When one thinks about it, it IS shocking that American women didn’t get the right to vote until 1920 in a country founded 144 years earlier. My maternal grandmother couldn’t vote until she was 31!

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          • Canadian women were granted voting rights in federal elections in 1919, but many still couldn’t vote in provincial elections until the 40s. Two of the western/Prairie provinces (Saskatchewan and Manitoba) were the first to grant women the right to vote, I believe, in 1916-1917 somewhere in there. Then British Columbia and Alberta soon followed.

            Next, Ontario and the Maritime/Atlantic provinces began granting provincial voting rights around the same time as the western/Prairie provinces did. But Women in Quebec couldn’t vote until 1940. So American women and the majority of Canadian women had been voting 20+ years before women in Quebec earned those rights.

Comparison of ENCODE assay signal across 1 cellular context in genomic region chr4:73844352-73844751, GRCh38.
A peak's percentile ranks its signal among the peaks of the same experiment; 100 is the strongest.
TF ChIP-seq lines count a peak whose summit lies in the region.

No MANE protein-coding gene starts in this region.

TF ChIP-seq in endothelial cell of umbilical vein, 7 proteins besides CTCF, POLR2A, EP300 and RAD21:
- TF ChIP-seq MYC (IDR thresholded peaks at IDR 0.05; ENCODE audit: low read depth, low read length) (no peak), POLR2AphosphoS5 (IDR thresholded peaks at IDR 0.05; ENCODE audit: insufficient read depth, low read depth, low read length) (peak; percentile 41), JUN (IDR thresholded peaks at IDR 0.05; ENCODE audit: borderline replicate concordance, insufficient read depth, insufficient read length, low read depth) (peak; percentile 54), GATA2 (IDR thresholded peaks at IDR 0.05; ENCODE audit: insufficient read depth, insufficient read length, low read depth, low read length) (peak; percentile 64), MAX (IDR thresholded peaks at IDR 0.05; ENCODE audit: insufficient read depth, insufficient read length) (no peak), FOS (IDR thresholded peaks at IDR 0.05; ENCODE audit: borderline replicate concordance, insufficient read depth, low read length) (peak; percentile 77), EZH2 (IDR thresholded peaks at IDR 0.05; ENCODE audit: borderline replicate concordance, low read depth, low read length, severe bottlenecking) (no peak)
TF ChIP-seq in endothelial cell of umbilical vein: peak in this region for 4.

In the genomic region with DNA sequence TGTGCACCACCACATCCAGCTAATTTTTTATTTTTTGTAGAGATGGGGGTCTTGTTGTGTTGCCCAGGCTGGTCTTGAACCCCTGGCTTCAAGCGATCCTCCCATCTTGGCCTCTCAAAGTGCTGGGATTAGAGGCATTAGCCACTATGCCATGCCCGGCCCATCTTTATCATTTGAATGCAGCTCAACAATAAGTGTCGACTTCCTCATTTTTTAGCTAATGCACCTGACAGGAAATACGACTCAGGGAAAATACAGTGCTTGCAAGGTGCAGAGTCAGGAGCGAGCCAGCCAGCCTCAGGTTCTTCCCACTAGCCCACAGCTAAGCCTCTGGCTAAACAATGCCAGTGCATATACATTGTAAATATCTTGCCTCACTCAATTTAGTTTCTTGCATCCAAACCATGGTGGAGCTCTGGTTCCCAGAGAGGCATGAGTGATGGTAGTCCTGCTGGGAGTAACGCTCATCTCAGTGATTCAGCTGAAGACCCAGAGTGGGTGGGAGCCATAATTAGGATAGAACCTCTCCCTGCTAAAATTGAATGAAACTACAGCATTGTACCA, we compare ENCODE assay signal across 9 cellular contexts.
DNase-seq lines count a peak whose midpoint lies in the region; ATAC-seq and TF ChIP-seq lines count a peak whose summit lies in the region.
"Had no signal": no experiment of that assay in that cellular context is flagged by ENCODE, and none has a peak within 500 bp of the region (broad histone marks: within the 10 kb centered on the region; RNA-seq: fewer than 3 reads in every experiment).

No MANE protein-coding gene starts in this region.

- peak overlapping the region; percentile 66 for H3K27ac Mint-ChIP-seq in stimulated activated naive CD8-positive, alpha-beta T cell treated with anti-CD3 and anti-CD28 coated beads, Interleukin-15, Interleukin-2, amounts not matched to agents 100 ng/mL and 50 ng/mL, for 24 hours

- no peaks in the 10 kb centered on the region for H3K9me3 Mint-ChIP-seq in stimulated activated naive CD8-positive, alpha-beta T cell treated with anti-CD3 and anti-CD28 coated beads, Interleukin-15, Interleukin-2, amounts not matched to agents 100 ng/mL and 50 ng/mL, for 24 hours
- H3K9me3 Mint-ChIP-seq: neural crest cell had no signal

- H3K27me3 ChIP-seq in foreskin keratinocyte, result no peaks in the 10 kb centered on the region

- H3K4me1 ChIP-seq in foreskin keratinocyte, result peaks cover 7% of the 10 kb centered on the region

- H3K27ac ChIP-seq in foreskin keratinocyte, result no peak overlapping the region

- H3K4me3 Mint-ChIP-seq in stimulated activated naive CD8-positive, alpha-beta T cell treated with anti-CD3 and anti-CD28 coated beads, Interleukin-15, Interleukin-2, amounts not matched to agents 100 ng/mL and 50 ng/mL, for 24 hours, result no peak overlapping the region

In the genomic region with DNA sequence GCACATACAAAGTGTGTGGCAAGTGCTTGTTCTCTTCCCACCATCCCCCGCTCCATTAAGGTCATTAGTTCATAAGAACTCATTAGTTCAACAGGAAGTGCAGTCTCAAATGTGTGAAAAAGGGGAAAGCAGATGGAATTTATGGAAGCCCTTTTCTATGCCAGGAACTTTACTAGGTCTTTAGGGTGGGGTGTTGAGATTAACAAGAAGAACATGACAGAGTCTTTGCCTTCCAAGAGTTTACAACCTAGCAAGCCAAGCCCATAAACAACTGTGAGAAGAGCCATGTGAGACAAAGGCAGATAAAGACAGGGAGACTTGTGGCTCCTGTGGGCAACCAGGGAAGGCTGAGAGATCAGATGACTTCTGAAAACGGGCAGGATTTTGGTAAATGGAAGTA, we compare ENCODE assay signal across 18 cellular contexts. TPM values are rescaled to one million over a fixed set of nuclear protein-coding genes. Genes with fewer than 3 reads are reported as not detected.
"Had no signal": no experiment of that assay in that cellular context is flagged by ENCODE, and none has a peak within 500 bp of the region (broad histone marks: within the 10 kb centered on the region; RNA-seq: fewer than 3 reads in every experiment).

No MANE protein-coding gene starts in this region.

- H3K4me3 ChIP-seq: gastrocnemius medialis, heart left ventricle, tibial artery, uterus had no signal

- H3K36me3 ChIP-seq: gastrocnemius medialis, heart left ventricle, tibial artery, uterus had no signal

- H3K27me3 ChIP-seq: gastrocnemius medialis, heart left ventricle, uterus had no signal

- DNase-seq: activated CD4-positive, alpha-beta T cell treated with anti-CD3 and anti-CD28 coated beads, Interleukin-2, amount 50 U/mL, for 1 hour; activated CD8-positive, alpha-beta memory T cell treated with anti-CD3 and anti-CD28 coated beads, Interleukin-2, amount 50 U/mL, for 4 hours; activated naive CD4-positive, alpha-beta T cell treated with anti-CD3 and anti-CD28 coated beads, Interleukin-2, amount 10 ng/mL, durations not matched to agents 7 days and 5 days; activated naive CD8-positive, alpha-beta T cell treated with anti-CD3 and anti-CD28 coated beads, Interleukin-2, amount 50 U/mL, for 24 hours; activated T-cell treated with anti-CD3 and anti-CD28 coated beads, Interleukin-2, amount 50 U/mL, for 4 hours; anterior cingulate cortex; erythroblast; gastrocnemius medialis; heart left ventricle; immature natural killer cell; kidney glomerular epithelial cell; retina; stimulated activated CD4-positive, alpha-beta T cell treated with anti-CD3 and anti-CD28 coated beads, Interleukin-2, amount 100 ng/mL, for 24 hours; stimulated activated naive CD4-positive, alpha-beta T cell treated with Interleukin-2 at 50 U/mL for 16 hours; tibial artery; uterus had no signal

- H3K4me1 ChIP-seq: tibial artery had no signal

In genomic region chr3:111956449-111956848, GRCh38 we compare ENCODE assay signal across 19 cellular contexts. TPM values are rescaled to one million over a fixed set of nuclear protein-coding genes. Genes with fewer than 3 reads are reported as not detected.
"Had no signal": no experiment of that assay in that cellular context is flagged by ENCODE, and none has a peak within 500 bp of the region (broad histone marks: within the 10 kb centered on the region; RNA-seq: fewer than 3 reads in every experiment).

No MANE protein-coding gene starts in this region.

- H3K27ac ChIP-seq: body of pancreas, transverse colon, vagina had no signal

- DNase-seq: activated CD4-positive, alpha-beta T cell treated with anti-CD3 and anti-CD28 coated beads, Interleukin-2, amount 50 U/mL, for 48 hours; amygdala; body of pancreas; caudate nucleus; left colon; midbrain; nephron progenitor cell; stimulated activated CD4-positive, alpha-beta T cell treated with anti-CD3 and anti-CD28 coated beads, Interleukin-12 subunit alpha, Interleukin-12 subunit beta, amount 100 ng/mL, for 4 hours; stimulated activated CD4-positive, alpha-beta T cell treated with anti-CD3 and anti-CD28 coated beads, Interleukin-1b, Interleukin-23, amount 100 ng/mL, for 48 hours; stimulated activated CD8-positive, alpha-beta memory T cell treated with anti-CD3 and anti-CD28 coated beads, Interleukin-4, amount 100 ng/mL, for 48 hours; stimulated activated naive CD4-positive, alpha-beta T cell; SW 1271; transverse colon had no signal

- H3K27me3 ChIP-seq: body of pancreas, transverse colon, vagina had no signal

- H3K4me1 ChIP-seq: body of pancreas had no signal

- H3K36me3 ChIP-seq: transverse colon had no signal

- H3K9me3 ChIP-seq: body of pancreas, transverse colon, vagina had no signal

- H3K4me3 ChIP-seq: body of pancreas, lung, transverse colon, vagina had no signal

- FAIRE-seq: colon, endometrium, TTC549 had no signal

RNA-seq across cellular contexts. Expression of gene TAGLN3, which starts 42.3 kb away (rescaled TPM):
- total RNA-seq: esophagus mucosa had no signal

On your social justice literature topic, I mentioned a book by Nellie McClung. She led the Canadian suffrage movement, and was responsible for not only helping Canadian women gain the right to vote in federal and provincial elections, but to hold political office and gain equitable rights in divorce cases.

            Just thought I’d add a little Canadian suffrage history to the convo:)

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            • And I’m glad you did, Ana! A lot of great information — most of which I didn’t know. It’s kind of shocking to learn that when it came to voting rights for women, some parts of more-progressive-than-the-U.S. Canada were less progressive than the U.S.

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              • I’ve seen old photos of British Columbia suffragists and women’s political/social organisations, which I was told my great-grandmother was a part of. From what my grandmother has told us over the years, the suffrage movement in Canada was not as volatile as it was in the U.S. The threats, arrests, assaults, and physical violence that American women had to endure were pretty much absent in Canada. Sure there was some push-back and resistance, but opposition to women gaining the right to vote didn’t rise to the level of violence that occurred in the U.S.

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                • Another example of how the U.S. (or at least some of its more right-wing elements) is more violent than Canada, and many other countries.